0
$\begingroup$

I have a bijection problem that I cannot get my head around. It goes like this:

let f: A -> B and g: B -> C be functions such that g o f is a bijection. Prove that f must be one-to-one and that g must be onto. And also an example showing that it is possible for neither f nor g to be a bijection.

This is the problem. I do not even know where to begin. Any help is appreciated.

$\endgroup$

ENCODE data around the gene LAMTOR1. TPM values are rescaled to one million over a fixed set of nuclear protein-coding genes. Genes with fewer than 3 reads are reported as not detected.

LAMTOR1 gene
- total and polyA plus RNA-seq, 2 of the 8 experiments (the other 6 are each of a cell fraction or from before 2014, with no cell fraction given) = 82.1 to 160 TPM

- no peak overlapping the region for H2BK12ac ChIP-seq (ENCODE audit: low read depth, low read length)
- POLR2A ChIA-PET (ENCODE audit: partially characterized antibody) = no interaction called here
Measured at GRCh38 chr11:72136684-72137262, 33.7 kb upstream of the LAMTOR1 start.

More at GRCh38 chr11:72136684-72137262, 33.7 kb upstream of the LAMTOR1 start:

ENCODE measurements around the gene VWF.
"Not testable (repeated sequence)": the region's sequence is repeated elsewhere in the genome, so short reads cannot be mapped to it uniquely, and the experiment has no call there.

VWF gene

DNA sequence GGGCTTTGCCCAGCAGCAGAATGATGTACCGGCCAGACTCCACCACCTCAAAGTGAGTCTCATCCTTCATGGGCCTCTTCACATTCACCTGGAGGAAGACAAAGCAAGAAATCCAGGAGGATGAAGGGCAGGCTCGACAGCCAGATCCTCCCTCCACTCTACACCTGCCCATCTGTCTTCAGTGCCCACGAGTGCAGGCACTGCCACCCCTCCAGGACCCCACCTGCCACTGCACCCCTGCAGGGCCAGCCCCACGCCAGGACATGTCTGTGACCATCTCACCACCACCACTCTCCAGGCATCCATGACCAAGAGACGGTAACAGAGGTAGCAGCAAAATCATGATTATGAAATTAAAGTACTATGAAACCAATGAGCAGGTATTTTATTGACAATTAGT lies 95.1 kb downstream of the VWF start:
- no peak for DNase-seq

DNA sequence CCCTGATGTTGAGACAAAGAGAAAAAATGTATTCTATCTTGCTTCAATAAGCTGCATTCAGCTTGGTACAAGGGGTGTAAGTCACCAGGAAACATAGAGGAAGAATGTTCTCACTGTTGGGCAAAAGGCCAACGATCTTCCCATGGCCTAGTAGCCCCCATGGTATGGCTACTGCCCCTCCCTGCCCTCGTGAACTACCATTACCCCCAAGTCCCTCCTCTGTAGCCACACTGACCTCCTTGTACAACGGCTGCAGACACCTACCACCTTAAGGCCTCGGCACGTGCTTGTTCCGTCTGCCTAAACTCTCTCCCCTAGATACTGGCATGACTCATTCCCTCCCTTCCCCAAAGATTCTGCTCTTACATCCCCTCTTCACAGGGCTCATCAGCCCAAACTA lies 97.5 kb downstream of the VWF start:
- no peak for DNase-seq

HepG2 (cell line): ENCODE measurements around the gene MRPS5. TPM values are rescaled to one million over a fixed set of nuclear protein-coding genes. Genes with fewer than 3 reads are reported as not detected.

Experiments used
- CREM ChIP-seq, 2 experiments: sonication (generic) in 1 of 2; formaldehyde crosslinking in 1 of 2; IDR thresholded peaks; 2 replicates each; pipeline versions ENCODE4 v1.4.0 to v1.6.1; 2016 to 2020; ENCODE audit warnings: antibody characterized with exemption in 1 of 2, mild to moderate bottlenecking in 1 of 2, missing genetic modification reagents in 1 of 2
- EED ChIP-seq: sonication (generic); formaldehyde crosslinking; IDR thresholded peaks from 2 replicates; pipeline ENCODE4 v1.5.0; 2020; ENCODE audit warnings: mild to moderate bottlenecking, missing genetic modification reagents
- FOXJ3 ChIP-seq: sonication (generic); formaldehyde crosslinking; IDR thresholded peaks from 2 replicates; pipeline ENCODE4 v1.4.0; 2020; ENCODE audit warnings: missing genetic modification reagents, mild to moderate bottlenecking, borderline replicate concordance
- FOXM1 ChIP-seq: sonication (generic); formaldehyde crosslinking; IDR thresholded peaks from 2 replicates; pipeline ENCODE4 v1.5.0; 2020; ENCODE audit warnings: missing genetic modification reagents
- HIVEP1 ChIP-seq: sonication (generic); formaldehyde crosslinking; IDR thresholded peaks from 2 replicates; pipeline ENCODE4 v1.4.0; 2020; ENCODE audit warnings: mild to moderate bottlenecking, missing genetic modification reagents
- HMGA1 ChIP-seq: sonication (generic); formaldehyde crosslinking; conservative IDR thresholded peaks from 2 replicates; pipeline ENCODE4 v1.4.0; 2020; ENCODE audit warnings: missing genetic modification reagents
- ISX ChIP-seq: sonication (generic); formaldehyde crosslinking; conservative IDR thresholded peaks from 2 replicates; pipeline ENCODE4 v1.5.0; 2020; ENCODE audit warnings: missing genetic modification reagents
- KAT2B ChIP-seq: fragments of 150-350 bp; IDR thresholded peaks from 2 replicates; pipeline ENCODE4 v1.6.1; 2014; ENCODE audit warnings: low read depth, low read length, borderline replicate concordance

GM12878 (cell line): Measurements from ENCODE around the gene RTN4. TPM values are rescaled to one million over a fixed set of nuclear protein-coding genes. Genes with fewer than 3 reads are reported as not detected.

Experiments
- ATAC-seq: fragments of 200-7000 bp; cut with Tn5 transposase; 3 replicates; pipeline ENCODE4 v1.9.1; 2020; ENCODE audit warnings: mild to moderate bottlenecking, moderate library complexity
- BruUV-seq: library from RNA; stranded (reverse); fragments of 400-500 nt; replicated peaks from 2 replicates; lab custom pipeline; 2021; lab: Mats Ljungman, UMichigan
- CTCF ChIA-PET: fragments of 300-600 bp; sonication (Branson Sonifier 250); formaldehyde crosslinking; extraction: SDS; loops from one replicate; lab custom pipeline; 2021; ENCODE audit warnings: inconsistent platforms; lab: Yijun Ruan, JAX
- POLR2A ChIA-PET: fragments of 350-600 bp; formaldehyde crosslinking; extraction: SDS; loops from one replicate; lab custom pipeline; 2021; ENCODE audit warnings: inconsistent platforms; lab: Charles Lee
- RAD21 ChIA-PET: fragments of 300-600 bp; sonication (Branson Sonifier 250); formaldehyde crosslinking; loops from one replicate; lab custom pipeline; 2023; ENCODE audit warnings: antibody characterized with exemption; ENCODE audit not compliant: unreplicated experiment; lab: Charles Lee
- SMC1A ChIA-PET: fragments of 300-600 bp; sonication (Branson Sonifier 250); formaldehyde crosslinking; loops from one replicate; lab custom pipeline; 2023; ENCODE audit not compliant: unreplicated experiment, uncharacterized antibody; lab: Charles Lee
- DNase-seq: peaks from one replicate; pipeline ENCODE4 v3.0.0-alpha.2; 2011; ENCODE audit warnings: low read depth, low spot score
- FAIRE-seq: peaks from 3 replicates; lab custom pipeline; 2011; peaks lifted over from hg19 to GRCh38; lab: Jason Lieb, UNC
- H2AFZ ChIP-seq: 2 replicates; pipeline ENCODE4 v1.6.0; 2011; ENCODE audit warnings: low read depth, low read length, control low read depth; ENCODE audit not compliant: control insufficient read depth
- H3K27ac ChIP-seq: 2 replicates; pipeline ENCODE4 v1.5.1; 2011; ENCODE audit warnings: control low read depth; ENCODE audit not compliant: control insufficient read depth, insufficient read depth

• 2
    $\begingroup$ As any math problem, start from definition. What is bijection? What is 1-1? What is onto? what is g o f? $\endgroup$ – scaaahu Oct 1 '13 at 4:33
2
$\begingroup$

Hints: First part: Suppose that $f$ is not one-to-one. That implies that $f(x) = f(y)$ for some $x \neq y$. Can $g \circ f$ be a bijection? Similar idea for the other half. Second part: We know that $f$ must be one-to-one and $g$ must be onto. So if $f$ and $g$ are not bijections, then $f$ must not be onto and $g$ must not be one-to-one. See how these two conditions mesh together.

$\endgroup$

Not the answer you're looking for? Browse other questions tagged or ask your own question.